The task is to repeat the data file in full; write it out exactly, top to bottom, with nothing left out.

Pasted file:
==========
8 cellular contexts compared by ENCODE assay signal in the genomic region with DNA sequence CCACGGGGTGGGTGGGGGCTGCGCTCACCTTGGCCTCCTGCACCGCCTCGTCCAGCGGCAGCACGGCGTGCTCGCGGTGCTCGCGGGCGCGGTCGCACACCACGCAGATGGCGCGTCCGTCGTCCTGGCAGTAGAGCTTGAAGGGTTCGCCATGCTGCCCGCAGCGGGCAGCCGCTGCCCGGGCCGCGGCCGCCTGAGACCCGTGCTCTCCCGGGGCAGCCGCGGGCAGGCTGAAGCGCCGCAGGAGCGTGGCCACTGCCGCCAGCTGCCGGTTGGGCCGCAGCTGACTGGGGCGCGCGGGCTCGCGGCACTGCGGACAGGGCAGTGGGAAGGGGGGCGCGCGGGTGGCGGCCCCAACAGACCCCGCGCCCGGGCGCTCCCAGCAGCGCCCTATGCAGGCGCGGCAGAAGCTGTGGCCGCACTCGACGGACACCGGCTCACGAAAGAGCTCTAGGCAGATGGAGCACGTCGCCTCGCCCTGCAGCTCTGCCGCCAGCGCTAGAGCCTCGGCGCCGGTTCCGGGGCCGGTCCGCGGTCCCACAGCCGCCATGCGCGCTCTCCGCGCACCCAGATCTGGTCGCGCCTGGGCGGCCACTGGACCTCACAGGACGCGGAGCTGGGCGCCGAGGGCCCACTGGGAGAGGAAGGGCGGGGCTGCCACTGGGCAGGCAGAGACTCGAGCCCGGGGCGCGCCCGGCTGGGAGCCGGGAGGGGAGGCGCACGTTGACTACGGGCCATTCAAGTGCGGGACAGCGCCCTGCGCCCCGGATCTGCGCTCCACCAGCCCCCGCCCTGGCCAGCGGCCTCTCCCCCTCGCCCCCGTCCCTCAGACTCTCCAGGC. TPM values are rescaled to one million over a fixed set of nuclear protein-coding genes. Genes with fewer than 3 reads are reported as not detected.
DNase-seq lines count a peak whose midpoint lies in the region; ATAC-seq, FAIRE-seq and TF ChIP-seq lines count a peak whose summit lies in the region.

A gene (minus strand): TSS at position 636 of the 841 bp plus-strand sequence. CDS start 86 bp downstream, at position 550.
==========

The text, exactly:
8 cellular contexts compared by ENCODE assay signal in the genomic region with DNA sequence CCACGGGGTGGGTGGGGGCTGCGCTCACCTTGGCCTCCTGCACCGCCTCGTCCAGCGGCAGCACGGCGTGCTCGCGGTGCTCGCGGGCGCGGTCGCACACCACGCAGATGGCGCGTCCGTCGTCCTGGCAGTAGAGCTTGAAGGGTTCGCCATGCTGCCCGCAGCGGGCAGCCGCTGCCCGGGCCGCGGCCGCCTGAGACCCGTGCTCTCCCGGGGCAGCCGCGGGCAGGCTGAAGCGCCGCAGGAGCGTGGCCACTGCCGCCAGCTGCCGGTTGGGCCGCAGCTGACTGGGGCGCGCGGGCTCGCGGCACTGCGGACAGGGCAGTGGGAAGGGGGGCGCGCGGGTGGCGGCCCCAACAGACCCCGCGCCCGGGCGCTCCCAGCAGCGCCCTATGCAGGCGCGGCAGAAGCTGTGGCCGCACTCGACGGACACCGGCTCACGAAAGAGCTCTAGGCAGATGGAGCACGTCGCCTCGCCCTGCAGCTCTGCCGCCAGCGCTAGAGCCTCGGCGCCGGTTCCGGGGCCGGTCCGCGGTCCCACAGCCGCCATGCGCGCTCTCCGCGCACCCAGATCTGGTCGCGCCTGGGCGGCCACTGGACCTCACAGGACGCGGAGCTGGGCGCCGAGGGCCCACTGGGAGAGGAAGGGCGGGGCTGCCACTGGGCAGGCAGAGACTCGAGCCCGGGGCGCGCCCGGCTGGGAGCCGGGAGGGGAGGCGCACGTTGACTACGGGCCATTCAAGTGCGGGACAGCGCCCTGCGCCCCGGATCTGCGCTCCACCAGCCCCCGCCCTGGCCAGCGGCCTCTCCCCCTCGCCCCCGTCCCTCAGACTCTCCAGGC. TPM values are rescaled to one million over a fixed set of nuclear protein-coding genes. Genes with fewer than 3 reads are reported as not detected.
DNase-seq lines count a peak whose midpoint lies in the region; ATAC-seq, FAIRE-seq and TF ChIP-seq lines count a peak whose summit lies in the region.

A gene (minus strand): TSS at position 636 of the 841 bp plus-strand sequence. CDS start 86 bp downstream, at position 550.